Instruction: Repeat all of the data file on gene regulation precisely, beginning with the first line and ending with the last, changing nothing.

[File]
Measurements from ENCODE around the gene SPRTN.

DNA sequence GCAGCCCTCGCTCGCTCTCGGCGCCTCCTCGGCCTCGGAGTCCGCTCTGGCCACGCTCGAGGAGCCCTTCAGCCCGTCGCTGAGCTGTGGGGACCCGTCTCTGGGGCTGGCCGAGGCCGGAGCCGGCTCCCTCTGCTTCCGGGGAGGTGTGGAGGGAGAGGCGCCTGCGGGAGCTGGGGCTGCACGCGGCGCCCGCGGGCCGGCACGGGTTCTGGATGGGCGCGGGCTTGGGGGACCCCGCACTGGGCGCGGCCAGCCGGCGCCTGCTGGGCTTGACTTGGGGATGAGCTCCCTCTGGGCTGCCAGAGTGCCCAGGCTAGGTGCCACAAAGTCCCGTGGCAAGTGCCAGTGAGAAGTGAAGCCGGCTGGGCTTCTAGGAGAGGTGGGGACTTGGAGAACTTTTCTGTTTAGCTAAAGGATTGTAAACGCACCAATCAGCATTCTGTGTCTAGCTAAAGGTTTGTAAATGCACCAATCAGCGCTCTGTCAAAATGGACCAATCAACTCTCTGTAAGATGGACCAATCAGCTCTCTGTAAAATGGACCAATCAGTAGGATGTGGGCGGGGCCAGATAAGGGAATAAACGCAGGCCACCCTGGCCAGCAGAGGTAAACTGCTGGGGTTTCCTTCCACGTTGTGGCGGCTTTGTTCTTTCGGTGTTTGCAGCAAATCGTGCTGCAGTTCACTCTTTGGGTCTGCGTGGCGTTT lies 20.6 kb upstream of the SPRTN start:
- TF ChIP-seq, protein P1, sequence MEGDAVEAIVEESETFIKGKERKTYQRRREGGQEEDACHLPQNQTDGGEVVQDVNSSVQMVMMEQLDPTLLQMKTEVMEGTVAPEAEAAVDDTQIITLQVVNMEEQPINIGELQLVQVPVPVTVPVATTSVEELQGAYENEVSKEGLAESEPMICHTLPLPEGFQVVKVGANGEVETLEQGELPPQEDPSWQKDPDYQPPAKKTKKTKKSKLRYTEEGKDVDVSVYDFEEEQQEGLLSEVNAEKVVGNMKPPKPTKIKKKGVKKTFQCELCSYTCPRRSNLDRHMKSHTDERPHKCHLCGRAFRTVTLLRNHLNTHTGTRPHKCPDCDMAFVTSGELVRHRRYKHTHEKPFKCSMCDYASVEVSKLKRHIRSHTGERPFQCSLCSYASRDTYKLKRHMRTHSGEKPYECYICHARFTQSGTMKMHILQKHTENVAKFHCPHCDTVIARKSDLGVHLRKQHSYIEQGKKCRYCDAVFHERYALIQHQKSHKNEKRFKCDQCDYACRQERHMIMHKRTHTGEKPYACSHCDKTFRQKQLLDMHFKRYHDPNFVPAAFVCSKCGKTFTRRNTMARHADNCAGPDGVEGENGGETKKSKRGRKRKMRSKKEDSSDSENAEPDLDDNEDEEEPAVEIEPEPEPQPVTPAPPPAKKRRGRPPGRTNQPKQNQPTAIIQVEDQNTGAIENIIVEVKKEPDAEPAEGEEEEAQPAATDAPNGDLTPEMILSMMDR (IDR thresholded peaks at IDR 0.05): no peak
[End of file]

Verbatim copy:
Measurements from ENCODE around the gene SPRTN.

DNA sequence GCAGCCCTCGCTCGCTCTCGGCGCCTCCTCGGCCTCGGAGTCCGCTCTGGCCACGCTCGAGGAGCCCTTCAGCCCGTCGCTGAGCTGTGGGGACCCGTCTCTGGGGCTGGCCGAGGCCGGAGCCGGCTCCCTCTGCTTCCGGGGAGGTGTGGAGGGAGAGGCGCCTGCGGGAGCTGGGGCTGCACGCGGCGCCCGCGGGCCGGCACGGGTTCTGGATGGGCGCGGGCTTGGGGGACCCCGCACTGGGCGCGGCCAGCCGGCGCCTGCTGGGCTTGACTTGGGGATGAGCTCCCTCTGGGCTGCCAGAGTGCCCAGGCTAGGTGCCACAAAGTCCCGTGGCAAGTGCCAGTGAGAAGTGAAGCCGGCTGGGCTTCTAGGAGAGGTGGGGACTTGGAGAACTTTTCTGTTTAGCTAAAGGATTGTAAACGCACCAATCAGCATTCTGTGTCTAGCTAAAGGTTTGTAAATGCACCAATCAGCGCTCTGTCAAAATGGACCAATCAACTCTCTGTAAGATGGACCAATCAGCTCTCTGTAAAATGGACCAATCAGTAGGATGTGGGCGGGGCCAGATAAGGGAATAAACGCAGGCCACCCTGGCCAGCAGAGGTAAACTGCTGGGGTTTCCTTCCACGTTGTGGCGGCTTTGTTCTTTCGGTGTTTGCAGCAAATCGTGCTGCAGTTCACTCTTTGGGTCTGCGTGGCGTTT lies 20.6 kb upstream of the SPRTN start:
- TF ChIP-seq, protein P1, sequence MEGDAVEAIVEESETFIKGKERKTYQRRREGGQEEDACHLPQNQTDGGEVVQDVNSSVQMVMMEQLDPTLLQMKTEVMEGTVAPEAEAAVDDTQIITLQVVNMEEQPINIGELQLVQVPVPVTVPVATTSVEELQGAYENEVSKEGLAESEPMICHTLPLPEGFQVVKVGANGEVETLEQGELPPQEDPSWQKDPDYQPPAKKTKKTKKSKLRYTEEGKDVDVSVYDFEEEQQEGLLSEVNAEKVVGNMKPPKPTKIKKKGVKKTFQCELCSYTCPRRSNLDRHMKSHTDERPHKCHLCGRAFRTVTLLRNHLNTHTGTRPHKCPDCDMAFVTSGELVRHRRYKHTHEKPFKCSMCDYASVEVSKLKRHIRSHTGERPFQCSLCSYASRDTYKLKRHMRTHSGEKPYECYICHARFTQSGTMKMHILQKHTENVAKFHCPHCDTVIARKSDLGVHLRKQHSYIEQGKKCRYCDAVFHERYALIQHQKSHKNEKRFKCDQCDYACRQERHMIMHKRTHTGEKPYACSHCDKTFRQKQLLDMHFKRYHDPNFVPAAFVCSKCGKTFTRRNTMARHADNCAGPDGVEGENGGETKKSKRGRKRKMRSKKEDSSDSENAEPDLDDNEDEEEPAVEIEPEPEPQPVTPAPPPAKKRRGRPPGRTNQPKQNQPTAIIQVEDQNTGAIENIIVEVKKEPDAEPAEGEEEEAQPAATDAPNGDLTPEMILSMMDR (IDR thresholded peaks at IDR 0.05): no peak